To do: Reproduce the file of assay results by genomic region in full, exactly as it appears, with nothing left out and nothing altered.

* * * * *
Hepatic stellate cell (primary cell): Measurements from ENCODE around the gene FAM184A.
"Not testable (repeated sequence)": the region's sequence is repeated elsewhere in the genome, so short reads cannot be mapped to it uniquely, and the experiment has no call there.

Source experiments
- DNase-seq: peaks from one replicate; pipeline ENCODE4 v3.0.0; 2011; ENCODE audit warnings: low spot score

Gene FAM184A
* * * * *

Hepatic stellate cell (primary cell): Measurements from ENCODE around the gene FAM184A.
"Not testable (repeated sequence)": the region's sequence is repeated elsewhere in the genome, so short reads cannot be mapped to it uniquely, and the experiment has no call there.

Source experiments
- DNase-seq: peaks from one replicate; pipeline ENCODE4 v3.0.0; 2011; ENCODE audit warnings: low spot score

Gene FAM184A